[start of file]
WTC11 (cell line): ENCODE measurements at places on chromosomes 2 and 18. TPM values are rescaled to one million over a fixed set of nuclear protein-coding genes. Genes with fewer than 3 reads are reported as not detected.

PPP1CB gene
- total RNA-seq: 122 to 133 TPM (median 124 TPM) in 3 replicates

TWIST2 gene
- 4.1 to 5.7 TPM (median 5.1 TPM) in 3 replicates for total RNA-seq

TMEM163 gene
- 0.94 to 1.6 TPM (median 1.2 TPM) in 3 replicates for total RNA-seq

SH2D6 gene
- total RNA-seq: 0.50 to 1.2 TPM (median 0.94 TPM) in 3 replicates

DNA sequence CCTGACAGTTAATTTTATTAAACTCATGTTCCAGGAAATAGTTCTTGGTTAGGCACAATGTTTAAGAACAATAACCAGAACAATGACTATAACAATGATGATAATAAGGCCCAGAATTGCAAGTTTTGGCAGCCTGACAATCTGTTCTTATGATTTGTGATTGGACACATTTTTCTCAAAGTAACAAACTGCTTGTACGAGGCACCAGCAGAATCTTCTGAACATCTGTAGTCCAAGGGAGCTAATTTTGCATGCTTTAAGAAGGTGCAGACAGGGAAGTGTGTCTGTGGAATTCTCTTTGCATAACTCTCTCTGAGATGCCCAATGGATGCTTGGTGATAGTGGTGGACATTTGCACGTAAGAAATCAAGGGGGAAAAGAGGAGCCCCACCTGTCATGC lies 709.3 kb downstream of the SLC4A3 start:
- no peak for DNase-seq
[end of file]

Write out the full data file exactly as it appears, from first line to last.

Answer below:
WTC11 (cell line): ENCODE measurements at places on chromosomes 2 and 18. TPM values are rescaled to one million over a fixed set of nuclear protein-coding genes. Genes with fewer than 3 reads are reported as not detected.

PPP1CB gene
- total RNA-seq: 122 to 133 TPM (median 124 TPM) in 3 replicates

TWIST2 gene
- 4.1 to 5.7 TPM (median 5.1 TPM) in 3 replicates for total RNA-seq

TMEM163 gene
- 0.94 to 1.6 TPM (median 1.2 TPM) in 3 replicates for total RNA-seq

SH2D6 gene
- total RNA-seq: 0.50 to 1.2 TPM (median 0.94 TPM) in 3 replicates

DNA sequence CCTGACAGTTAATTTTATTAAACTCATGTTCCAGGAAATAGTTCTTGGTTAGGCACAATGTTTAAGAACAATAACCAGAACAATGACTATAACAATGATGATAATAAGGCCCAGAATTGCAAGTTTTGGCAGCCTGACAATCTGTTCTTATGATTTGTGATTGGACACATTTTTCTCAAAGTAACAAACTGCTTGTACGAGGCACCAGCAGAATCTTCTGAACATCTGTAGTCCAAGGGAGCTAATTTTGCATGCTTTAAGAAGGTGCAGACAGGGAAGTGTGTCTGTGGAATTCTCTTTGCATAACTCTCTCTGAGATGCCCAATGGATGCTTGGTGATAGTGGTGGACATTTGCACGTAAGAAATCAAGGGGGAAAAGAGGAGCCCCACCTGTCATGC lies 709.3 kb downstream of the SLC4A3 start:
- no peak for DNase-seq